Let me preface this post with a confession about my fan love for classic Sci Fi films.
The story of George Taylor from Planet of the Apes. tells us how underestimating or judging a culture at face value can lead to missteps and frustration when it comes to being an agent for change. Near the beginn
ing of the film, George was convinced that he could take over the planet, because the first sentient beings he encountered were primitive & “simple.” As he sardonically cracks:
Taylor makes an assumption without knowing who is truly in control of the planet & its culture
Alas, poor George ends up finding himself in this situation.
Then ultimately coming to this conclusion:
Of course at moment George made his initial assessment, he didn’t know what he was truly dealing with.
Making assumptions about the culture of the organization you when you’re attempting any change effort can result in the worst sort of initiative sabotage. It’s important that we instead really understand the culture of the groups we are working with and then plan accordingly.
Continue reading ‘The wrong way to assess culture before attempting change’
Published August 4, 2008
Change Management , Collaboration , Culture , Environment , Learning , Politics , Technology
Tags: Change, Change Management, History, memory, reflection
Excuse me while… I chew on this thought for a bit… I may wax philosophical. Things change. The seasons change. The Earth changes. Geological records have proven that the Earth’s surface has changed many times over it’s long life. People change. Throughout history, technology has changed the way humans live, produce and interact with each other. Do you think the emerging democracies could have occurred after the Middle Ages and Renaissance without the printing press and proliferation of ideas through books?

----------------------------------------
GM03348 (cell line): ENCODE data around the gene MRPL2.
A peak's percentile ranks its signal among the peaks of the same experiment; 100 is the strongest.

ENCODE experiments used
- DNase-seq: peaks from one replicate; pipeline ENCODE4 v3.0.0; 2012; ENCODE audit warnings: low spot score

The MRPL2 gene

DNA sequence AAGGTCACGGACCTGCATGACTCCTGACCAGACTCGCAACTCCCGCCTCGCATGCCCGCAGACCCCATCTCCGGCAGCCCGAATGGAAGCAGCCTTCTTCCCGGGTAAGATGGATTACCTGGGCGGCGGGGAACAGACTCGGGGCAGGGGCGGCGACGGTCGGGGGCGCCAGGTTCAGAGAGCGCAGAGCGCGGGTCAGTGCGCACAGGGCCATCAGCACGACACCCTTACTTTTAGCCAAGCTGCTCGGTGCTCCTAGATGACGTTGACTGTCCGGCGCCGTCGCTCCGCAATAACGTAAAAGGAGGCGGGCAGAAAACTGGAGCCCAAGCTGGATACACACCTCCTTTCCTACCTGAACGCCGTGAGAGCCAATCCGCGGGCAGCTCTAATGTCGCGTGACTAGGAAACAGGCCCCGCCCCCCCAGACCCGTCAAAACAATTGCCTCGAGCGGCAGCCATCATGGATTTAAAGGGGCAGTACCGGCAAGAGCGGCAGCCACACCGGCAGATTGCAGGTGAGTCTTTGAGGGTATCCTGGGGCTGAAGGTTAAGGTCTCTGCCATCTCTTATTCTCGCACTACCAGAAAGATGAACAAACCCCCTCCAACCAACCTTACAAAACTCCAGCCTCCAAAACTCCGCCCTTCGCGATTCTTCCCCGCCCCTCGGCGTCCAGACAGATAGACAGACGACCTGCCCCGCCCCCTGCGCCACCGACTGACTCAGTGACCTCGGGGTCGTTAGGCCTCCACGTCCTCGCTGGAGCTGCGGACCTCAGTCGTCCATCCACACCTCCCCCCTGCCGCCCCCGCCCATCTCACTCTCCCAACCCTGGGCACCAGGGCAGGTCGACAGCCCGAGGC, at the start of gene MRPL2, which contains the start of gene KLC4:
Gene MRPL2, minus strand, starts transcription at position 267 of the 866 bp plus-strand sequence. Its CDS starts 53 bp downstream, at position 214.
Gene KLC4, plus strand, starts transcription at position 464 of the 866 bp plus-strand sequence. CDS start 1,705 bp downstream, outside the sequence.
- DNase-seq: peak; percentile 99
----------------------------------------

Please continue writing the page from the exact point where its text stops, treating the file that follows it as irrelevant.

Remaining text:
But why then do we so cling to the desire to ‘keep things the same?’ I’ve been wrestling with this idea ever since I can remember. Maybe this explains my love of History. Perhaps humans naturally crave stability because they’ve spent much of their unrecorded and recorded history dealing with the seemingly unpredictable nature of the elements, disease, and natural events. Animals respond to change via natural selection or development of instincts, but we actively try to stop change from happening or build constructs that allow us to thrive despite change.
What would happen if we had a ‘long memory’ for change? Who would build communities or cities on a flood plain or riverbank if they had memory or records of constant floods? How would we deal with social change? Would we nod things off as just a fad that would pass or would we actually try to develop laws or social institutions that were meant to adapt to change? I’ve noticed that politicians rely on people’s limited memory of history in order to push their agendas or to get elected or re-elected into office. Sometimes I lament that we live such mayfly lives. Still, having this memory might actually cause use to become more conservative in our actions. Since we could better predict cycles of events because of our personal memories.
Someone had the foresight to build this house on stilts - Image from the Morguefile.
Why people resist change (from the Slow Leadership Site)
I love Mitchell and Webb!